Aerospace Outlook Looks Positive, Barring Fiscal Cliff
A new forecast for the aerospace industry presents a generally upbeat view of the companies that build airplanes, satellites and rockets.
That is good news for the region's economy, which depends on aerospace for thousands of jobs and billions of dollars in sales.
However, the study, released Wednesday by the Aerospace Industries Association, carried a major caveat that could render the entire forecast moot: If Congress does not agree on a new budget that President Barack Obama will sign - a scenario known as the fiscal cliff - then dramatic cuts to the federal budget would occur starting Jan. 2, with half of the decreases hitting military procurement.
However, excluding that possibility, the aerospace industry looks in relatively good shape for next year, the report said.
The nation's aerospace companies will see $223 billion in sales next year, up a moderate 2.6 percent from the expected total for 2012, the report says.
Growth will come mainly from commercial and non-U.S. government customers as the Department of Defense and other federal agencies tighten their budgetary belts amid the rising national debt.
The industry's sales to the Department of Defense next year will drop 3.2 percent to $93 billion, compared with this year.
Sales to NASA will be flat, rising less than 1 percent.
However, sales to other customers, including commercial airlines, telecom companies and foreign governments, will rise next year by a robust 10.5percent to $77.7 billion.
The nonmilitary side of the industry seems to be growing, said Gary Johnson, vice president of Ace Clearwater Enterprises, a company near Torrance that supplies parts for military and commercial aircraft.
On Thursday, Johnson was in Arizona visiting with two of his company's customers.
"They feel pretty positive about what's going on in the next two years," Johnson said. "The commercial side definitely looks pretty good from what we're hearing."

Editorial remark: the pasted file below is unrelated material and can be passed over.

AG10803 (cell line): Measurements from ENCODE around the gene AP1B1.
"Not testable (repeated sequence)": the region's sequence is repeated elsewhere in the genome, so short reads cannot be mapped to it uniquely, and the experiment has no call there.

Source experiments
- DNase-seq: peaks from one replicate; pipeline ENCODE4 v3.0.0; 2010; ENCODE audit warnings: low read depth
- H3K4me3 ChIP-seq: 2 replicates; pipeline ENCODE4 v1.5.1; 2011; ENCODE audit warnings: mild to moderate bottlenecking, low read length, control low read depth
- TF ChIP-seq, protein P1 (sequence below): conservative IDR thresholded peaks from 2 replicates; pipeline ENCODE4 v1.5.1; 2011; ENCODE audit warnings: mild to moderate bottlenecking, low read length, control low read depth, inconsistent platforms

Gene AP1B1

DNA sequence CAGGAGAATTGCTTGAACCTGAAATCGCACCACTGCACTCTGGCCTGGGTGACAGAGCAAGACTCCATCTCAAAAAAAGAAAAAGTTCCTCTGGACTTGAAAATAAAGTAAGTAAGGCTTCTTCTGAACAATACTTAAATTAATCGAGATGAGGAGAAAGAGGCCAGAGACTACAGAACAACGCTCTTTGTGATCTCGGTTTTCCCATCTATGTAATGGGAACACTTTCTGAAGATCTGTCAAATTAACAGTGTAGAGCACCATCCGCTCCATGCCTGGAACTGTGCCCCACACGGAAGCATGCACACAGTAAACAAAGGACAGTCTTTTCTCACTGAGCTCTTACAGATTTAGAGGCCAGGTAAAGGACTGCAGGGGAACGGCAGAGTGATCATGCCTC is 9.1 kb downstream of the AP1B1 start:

For example, Boeing sold more than 400 of its 737 airliner this year for the first time ever. Next year's sales of the medium-range plane is expected to surpass 450 units.
"The 737 sales are just going through the roof," said Johnson, whose company makes parts for the plane. "We're all over that."
The AIA report expects national employment in the aerospace industry to reach 629,000 in the final quarter of 2012, a rise of 4,000 jobs from the same period last year. This increase comes despite layoffs in some facilities that support military programs, the report said.
In September, Northrop Grumman Corp.'s Redondo Beach operations announced nearly 600 job cuts amid pressure to constrain the Pentagon's budget. Last week, Northrop announced a voluntary buyout program to cut 200 positions at facilities in Woodland Hills and Salt Lake City.
In March, El Segundo-based Aerospace Corp. said it would reduce its workforce by about 300.
The AIA report warned that if lawmakers fail to agree on a budget in the next few weeks, federal spending on military procurement programs would be slashed by 10.3 percent.
The industry has "enormous nervousness about this fiscal cliff" and how it will impact sales and employment, Johnson said.
"I'm upset about it. I just wish both sides of the aisle would just sit down and get moving," he said.
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